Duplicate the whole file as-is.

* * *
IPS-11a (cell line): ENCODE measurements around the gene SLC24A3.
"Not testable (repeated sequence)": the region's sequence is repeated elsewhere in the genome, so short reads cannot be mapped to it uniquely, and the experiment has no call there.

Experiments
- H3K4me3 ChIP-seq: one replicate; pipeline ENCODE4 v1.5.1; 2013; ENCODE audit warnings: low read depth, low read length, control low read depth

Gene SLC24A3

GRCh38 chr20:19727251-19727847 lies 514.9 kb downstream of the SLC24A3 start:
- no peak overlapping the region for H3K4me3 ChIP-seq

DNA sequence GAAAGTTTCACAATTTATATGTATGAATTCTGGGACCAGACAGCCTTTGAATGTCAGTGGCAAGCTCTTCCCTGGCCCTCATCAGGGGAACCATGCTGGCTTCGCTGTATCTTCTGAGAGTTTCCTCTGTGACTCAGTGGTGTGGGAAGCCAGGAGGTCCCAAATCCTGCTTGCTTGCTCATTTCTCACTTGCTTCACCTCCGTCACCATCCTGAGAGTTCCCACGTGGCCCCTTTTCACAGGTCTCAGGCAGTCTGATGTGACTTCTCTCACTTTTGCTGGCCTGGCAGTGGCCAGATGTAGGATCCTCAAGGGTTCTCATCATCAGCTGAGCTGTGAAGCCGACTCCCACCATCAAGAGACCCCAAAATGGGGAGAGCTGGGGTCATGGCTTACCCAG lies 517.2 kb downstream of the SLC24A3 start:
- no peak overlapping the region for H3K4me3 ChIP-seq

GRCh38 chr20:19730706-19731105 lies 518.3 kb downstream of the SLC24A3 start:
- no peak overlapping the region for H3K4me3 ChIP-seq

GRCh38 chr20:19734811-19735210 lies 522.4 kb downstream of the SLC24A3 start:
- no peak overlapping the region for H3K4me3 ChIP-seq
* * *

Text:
IPS-11a (cell line): ENCODE measurements around the gene SLC24A3.
"Not testable (repeated sequence)": the region's sequence is repeated elsewhere in the genome, so short reads cannot be mapped to it uniquely, and the experiment has no call there.

Experiments
- H3K4me3 ChIP-seq: one replicate; pipeline ENCODE4 v1.5.1; 2013; ENCODE audit warnings: low read depth, low read length, control low read depth

Gene SLC24A3

GRCh38 chr20:19727251-19727847 lies 514.9 kb downstream of the SLC24A3 start:
- no peak overlapping the region for H3K4me3 ChIP-seq

DNA sequence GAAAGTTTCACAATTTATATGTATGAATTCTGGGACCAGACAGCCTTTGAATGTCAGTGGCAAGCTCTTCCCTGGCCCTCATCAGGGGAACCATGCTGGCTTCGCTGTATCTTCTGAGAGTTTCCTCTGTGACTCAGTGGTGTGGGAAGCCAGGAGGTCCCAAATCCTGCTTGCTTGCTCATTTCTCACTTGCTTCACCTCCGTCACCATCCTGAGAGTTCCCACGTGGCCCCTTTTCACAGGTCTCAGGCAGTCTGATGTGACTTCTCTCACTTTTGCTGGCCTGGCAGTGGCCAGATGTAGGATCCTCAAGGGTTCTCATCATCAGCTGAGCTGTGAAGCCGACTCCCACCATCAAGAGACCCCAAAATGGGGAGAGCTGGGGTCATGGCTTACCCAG lies 517.2 kb downstream of the SLC24A3 start:
- no peak overlapping the region for H3K4me3 ChIP-seq

GRCh38 chr20:19730706-19731105 lies 518.3 kb downstream of the SLC24A3 start:
- no peak overlapping the region for H3K4me3 ChIP-seq

GRCh38 chr20:19734811-19735210 lies 522.4 kb downstream of the SLC24A3 start:
- no peak overlapping the region for H3K4me3 ChIP-seq